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Adirondack Explorer

7 Responses

  1. Paul says:

    If you win it sets a precedent, if you lose it is just one stretch of lonely stream.

    If someone now trespasses on this waterway it could be a criminal offense? The state has to abide by the ruling.

  2. Sad outcome that recreational paddlers are prevented from waterways. I get their reason by I am still bothered that because of the actions of one they opted to ban everyone.

    • Boreas says:


      Nothing has changed. Paddling “their” private stretch of the river was prohibited long before the court case – and still is. The trespass was a test case to try to get the section opened to paddling, but the courts denied it.

  3. Helen Eagle says:

    So, since I own to the high water on the oposite side of the Bouquet, I don’t have to let people paddle and fish (fishing rights never given) on the stretch I own??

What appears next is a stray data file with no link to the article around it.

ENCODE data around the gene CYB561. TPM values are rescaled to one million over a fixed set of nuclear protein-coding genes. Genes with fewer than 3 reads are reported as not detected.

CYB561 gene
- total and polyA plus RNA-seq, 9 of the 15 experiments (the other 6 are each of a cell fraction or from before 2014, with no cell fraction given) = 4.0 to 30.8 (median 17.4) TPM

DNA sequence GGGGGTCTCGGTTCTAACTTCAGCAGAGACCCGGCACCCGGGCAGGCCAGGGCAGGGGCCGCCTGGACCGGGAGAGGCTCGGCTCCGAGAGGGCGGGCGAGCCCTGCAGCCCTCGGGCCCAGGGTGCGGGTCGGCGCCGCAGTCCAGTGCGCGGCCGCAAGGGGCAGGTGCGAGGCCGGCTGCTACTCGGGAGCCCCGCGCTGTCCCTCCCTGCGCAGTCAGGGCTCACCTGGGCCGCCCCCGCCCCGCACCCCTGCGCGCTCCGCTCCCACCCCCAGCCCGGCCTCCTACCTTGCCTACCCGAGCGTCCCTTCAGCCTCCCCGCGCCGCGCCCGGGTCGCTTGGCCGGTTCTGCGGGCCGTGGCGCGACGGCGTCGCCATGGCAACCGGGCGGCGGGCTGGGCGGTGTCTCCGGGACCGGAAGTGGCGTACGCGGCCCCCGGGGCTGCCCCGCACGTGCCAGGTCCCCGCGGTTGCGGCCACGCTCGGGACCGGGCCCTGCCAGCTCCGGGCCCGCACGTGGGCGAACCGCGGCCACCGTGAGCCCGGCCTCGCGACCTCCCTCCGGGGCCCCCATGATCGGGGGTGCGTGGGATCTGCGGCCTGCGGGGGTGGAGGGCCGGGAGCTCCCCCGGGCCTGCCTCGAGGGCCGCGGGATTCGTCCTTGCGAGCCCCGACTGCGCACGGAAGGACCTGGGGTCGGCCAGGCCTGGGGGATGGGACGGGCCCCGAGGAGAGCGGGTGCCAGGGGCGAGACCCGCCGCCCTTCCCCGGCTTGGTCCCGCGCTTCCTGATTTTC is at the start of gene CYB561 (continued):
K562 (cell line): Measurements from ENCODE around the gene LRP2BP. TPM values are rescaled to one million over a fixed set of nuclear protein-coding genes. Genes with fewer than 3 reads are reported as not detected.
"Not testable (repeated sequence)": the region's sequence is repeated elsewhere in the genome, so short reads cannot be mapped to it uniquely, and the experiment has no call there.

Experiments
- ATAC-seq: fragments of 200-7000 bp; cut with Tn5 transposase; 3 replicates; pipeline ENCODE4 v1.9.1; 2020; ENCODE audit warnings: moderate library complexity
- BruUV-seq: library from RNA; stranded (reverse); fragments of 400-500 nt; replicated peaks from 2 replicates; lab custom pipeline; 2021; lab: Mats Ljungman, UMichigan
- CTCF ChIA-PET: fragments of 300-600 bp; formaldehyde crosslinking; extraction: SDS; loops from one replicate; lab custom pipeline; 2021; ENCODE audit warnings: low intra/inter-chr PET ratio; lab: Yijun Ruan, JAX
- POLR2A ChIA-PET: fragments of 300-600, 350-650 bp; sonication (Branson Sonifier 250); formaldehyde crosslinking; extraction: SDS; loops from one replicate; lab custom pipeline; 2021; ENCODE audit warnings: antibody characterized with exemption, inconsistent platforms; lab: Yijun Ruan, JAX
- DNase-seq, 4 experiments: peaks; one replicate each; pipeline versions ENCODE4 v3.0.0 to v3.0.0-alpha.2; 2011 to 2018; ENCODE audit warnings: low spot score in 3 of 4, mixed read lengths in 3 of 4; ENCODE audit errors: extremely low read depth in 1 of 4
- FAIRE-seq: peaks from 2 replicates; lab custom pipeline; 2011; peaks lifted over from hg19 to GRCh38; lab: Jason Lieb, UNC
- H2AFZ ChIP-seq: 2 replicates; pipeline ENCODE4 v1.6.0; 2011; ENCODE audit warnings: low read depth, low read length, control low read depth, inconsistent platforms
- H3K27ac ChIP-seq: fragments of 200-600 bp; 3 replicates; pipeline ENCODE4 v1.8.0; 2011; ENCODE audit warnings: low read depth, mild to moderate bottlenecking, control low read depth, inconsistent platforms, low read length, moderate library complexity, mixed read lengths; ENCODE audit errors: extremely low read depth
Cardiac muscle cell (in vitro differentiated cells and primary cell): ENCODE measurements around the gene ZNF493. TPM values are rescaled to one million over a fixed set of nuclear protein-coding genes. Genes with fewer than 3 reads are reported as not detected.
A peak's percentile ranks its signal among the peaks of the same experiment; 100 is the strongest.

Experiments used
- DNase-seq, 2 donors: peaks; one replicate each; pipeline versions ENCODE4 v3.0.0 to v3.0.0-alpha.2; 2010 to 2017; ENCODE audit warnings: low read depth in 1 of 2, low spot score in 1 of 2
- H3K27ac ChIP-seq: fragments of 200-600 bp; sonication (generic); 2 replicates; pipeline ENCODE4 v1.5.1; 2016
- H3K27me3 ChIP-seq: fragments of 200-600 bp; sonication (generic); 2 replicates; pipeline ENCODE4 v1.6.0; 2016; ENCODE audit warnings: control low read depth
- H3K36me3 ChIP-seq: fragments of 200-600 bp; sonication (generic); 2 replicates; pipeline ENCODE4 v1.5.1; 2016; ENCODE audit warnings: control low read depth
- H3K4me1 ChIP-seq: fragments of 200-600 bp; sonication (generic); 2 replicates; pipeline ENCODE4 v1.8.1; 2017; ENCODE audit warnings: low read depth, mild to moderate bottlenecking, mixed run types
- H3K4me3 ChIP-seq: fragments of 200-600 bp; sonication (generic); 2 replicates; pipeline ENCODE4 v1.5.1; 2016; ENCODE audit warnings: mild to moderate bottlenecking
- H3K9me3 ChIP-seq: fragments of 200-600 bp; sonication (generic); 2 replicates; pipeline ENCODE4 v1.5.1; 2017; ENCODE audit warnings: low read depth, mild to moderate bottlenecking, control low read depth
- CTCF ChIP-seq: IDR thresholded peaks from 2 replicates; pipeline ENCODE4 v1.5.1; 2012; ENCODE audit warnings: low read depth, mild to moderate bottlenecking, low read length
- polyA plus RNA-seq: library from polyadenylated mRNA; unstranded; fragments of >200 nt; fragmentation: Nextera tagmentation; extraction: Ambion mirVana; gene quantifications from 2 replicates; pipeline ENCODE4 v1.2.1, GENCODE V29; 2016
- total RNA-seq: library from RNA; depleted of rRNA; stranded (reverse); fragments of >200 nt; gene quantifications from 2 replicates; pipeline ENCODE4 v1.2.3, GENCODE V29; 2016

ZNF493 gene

4. George Locker says:

    Is the judge’s statement of the law on navigability correct, or not?

  5. Cristine Meixner says:

    The Brandreth Park owners are lucky Father Cuomo isn’t still in office. He would have taken their land by eminent domain after the court ruled against the state, as he did with the Peasley land in the Town of Lake Pleasant. And the Peasleys always allowed others to use their lands!

  6. John Wadlin says:

    The Catskill Landowners applaud the fine work by attorney Dennis Phillips in protecting the rights of the property owners.

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